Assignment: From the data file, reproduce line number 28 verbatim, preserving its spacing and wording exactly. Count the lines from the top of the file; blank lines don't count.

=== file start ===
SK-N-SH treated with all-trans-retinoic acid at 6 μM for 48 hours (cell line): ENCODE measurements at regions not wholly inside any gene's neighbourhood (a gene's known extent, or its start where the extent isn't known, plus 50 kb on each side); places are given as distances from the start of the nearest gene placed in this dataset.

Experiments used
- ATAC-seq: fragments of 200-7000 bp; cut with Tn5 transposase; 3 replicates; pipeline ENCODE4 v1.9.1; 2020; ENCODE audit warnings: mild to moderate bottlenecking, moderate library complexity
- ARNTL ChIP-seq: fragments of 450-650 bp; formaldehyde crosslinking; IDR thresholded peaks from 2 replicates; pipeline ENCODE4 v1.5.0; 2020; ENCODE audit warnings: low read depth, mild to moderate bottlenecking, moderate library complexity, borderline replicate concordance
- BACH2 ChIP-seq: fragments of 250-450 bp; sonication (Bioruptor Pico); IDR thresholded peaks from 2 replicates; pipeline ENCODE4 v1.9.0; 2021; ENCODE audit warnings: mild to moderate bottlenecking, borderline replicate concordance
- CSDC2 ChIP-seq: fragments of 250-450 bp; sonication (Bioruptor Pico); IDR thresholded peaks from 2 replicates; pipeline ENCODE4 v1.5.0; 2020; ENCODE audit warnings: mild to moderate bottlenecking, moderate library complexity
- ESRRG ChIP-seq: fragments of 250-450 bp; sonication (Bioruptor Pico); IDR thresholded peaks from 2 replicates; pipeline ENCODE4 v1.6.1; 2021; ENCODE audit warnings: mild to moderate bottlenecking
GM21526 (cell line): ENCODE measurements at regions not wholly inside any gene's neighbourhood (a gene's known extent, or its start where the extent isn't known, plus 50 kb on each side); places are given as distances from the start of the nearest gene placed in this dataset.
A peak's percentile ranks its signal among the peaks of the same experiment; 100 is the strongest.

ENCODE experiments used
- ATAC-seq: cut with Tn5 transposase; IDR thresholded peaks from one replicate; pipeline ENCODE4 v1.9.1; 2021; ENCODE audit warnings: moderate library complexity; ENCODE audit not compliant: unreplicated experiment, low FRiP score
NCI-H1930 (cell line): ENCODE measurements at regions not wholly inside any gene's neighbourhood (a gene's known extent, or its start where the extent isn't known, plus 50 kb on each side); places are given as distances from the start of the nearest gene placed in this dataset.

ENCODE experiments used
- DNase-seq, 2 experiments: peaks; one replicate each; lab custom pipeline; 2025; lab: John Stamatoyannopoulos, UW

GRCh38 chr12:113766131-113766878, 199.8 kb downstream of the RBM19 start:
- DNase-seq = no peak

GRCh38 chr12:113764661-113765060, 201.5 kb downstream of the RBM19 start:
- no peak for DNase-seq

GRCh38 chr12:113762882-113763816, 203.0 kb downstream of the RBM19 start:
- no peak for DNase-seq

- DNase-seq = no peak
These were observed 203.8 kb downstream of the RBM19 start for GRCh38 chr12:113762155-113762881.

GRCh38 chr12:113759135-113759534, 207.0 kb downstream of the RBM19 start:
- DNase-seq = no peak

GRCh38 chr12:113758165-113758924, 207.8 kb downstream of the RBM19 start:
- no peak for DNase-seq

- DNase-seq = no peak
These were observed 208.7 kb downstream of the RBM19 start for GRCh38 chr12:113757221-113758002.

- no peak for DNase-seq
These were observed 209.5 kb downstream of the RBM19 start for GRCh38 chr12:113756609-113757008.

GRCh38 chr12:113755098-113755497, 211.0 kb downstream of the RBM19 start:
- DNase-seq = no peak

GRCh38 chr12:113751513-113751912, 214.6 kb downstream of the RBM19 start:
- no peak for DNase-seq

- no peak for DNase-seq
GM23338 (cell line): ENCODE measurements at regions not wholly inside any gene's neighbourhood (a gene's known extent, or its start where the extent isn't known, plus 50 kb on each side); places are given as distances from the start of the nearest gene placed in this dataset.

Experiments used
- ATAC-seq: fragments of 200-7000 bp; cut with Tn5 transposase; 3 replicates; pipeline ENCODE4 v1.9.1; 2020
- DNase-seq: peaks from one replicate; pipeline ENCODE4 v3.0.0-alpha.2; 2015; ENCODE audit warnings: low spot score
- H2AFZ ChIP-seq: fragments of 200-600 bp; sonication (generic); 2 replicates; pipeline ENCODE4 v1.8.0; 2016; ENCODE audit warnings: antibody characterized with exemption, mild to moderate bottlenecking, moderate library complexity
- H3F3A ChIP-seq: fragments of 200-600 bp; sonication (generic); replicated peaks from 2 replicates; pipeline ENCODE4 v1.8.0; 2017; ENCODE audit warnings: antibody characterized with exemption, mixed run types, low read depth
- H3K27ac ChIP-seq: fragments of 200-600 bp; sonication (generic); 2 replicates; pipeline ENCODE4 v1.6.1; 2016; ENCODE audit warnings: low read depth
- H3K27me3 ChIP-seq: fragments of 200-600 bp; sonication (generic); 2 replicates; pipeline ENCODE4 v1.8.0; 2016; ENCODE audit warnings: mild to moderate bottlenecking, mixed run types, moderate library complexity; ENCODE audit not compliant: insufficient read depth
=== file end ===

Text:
These were observed 208.7 kb downstream of the RBM19 start for GRCh38 chr12:113757221-113758002.